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High-Yield Bond Funds -- Mid-Year 2004 Review

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July 1, 2004 — What has driven the performance of the high-yield bond market over the last three months?

“I think, in a nutshell, it’s been interest rates,” said Mark Vaselkiv, the portfolio manager of T Rowe Price High Yield Fund (PRHYX).

When rates increase, investors get defensive. Still, junk bonds should hold up better than other fixed-income investments if rates continue rising, provided they increase because the economy is strengthening, not to combat inflation, Vaselkiv said. Mutual funds that invest in junk bonds have “done relatively well in this environment,” he added.

The average high-yield bond fund lost 0.8% in the second quarter. But the group managed to return 0.9% through the first half of the year.

Fund managers interviewed late last month, before the Federal Reserve nudged the federal funds rate to 1.25% from 1% Wednesday, said they did not expect the hike to move the high-yield market because the increase was already reflected in bond prices.

However, rising rates often lead people to sell stocks and bonds, noted Michael Praplaski, who heads the credit research team in Vanguard Group’s fixed-income group. Junk bond funds have suffered redemptions in recent months. They saw outflows of $1.8 billion in April and $4.9 billion in May, according to Financial Research Corp.

More recently, high-yield corporate bond funds saw a $70 million outflow in the week ended June 23, marking the tenth week of outflows in the past 11, AMG Data Services reported.

In addition to rising interest rates, the sector has also continued to be hurt by profit taking following its strong performance last year.

Junk bonds did so well in 2003 that it’s not “unnatural for the market to get a little bit tired, because valuations are no longer as compelling” said Praplaski.

On a positive note, the healthy economy is continuing to underpin the high-yield sector by improving companies’ finances, enabling them to pay off debt, fund managers said.

“People are looking at improving underlying credit conditions in the market,” said Dana Erikson, who heads the high-yield group and manages two high-yield bond funds at Evergreen Funds. That’s why junk bond funds were able to post “at least somewhat positive” returns in the second quarter, he said.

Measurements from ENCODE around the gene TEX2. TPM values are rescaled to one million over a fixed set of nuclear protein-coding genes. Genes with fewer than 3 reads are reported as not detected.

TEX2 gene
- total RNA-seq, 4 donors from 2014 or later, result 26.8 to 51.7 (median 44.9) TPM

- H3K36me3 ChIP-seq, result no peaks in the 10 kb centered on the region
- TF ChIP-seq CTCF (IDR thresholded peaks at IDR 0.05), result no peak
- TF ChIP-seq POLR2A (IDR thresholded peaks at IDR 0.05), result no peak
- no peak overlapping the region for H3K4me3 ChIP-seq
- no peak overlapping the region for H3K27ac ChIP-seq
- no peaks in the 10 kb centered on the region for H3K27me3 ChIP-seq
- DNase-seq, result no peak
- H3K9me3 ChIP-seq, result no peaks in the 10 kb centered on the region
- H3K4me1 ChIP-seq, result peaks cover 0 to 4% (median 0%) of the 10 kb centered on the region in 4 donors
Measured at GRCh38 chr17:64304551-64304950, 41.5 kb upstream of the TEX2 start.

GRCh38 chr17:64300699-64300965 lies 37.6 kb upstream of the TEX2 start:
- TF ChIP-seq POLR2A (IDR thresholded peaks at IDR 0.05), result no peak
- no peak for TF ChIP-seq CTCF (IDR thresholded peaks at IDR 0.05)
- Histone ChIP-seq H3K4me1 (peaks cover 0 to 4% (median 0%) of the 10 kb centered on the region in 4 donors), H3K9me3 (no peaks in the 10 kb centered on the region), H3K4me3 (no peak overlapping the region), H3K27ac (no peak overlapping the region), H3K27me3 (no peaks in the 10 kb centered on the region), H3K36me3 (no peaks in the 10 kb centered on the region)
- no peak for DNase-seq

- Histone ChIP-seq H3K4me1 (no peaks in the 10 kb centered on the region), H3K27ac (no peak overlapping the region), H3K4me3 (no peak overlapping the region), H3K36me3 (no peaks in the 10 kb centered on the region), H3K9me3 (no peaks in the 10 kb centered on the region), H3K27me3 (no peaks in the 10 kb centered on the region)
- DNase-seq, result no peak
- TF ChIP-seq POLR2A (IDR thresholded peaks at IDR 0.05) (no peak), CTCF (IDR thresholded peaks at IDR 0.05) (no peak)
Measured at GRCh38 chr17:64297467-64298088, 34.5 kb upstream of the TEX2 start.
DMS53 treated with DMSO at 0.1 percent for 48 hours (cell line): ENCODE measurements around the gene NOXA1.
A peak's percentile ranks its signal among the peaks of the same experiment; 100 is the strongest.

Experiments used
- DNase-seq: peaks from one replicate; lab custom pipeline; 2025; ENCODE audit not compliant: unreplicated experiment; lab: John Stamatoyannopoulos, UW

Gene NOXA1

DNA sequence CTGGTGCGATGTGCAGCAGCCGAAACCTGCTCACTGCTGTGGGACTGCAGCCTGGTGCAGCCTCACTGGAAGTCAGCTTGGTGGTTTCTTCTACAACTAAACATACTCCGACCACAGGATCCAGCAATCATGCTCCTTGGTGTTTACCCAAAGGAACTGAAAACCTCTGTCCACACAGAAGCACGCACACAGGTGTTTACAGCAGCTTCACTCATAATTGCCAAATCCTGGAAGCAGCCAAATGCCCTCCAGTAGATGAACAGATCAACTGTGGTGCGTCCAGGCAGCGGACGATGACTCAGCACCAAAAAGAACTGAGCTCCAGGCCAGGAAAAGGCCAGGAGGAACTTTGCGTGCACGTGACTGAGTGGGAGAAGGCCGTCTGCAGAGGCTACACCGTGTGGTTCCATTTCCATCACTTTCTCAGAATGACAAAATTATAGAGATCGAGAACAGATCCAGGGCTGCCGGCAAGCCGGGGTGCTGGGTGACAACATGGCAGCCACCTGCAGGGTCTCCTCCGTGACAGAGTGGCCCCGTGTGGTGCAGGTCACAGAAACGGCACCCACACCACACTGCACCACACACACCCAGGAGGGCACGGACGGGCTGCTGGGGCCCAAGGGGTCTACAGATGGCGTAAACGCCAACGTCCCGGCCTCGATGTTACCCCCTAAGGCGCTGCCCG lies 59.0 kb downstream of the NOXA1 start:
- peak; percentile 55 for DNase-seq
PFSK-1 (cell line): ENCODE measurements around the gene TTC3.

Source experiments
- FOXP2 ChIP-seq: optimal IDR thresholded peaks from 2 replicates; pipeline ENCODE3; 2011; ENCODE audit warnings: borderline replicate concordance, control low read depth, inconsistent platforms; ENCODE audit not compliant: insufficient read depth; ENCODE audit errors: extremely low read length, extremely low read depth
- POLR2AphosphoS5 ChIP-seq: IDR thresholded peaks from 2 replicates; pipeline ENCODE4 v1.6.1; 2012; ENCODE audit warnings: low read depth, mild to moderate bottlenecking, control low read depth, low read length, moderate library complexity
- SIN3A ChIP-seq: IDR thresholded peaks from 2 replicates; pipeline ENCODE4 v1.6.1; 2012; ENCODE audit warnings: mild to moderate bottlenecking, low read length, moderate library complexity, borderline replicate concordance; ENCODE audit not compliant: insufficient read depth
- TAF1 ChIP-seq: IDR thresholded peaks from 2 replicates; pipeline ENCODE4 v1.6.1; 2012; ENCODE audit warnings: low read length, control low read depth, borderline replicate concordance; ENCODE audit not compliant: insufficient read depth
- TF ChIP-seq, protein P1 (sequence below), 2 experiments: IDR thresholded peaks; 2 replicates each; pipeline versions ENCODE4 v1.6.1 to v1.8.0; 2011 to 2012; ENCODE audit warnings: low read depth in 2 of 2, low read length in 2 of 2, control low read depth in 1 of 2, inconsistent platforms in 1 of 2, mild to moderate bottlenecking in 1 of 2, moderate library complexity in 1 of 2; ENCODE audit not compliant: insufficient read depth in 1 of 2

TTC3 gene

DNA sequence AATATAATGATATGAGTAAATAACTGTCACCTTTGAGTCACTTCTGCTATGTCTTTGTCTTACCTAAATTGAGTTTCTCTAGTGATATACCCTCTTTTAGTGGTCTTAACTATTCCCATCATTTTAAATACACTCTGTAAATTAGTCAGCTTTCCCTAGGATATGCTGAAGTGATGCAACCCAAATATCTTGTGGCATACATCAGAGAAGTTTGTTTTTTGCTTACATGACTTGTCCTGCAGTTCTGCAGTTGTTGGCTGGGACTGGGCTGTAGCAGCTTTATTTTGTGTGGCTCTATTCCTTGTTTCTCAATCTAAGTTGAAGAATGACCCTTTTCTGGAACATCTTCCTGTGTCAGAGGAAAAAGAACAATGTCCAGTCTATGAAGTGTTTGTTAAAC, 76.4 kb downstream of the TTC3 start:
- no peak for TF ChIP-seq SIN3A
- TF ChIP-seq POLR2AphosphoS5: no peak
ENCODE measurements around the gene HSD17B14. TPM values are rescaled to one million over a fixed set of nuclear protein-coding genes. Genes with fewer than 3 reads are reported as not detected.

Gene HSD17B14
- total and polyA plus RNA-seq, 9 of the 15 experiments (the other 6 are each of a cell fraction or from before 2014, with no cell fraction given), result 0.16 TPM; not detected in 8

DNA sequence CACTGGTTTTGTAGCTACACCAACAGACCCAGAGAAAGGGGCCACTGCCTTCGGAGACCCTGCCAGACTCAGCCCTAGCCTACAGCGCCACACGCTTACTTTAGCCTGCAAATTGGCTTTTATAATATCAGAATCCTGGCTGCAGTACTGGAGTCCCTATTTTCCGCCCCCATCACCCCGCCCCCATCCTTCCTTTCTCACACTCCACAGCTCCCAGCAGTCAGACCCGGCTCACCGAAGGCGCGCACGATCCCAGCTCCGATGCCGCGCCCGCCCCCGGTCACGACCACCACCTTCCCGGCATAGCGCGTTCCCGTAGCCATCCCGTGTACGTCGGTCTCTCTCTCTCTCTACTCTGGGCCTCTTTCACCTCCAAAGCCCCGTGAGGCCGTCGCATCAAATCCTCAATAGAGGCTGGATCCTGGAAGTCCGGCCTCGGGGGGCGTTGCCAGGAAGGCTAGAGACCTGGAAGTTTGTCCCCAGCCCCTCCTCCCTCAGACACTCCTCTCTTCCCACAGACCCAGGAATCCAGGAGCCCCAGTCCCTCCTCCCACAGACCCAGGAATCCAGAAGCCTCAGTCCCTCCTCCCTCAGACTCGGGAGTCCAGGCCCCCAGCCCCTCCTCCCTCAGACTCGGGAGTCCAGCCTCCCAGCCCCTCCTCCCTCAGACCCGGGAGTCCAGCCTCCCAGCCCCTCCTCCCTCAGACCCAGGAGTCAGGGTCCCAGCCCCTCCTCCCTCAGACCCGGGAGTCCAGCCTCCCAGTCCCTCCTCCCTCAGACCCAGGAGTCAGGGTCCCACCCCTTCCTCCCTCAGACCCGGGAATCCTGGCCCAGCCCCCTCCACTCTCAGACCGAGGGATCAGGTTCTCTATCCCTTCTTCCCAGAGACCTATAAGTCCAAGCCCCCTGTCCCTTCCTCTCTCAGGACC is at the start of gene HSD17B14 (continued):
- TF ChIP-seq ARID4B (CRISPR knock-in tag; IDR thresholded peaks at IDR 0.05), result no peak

“The view that the economy is going to do well for the foreseeable future is an absolute necessity for the high-yield market,” said Thomas Price, the director of corporate fixed income investments for Strong Funds.

The sector has also been helped by declining corporate defaults and rising corporate profits, observers said.

Peter Ehret, co-manager of AIM High Yield Fund/A (AMHYX) said junk bonds have also been supported by foreign investors, as well as a lack of new investment-grade bonds.

“If there isn’t much paper available in high grade land, (investors) tend to push down the credit spectrum,” Ehret said. That, in turn, “creates interest in the higher quality high yield paper,” he said.

Looking ahead to the next six months, money managers said they have lowered their outlook for the high-yield sector because they expect interest rates to push higher. Fund managers, who had been forecasting total returns of 7%-8% for the year, now say they expect junk bond funds to gain 4%-7%.

“It will be a plodding kind of environment, where people who outperform may make eight or nine percent, and people who don’t may make six or seven,” said Diane Keefe, who runs Pax World High Yield Fund (PAXHX). “It really does depend on how interest rates go, and how the economy goes.”

High-Yield Corporate Bond Funds

Best Performers

Second Quarter 2004 Returns Through 06/30/04 (%)

Worst Performers

Second Quarter 2004 Returns Through 06/30/04 (%)

Delaware Pooled Tr:High Yield Bond (DPHYX)


J Hancock High Yield Fund/B (TSHYX)


Credit Suisse Instl High Yield (RBSFX) Credit Suisse Instl High Yield (RBSFX)


Loomis Sayles High Income/C (NEHCX)


Northeast Investors Trust (NTHEX)


WM High Yield/CMerrill Lynch US High Yield Fund/A (MDCHX)


Westcore Fds:Flexible Income Fund (WTLTX)


Eaton Vance Advisor Senior Floating Rate (EAFRX)


Pioneer High Yield/B (TBHYX)


High-Yield Corporate Bond Funds

Best Performers

Mid-Year 2004 Returns Through 06/30/04 (%)

Worst Performers

Mid-Year 2004 Returns Through 06/30/04 (%)

Regions Morgan Keegan Sel High Income/I (RHIIX) +5.9 Loomis Sayles High Income/C (NEHCX) -2.3
Northeast Investors Trust (NTHEX) +5.4 J Hancock High Income Fund/C (JCHIX) -1.5
Delaware Pooled Tr:High Yield Bond (DPHYX) +5.1 Hartford High Yield Bond Fund/B (HAHBX) -1.4
Credit Suisse Instl High Yield (RBSFX) +4.6 PIMCO Funds:High Yield/B (PHDBX) -1.3
Delaware Group:High Yield Opportunities/I (DHOIX) +3.3 AAL High Yield Bond Fund/B (BBHYX) -1.2

Source: Standard & Poor’s. Total returns are in U.S. dollars and include reinvested dividends. Data as of 6/30/04.

Contact Robert F. Keane with questions or comments at:

[email protected].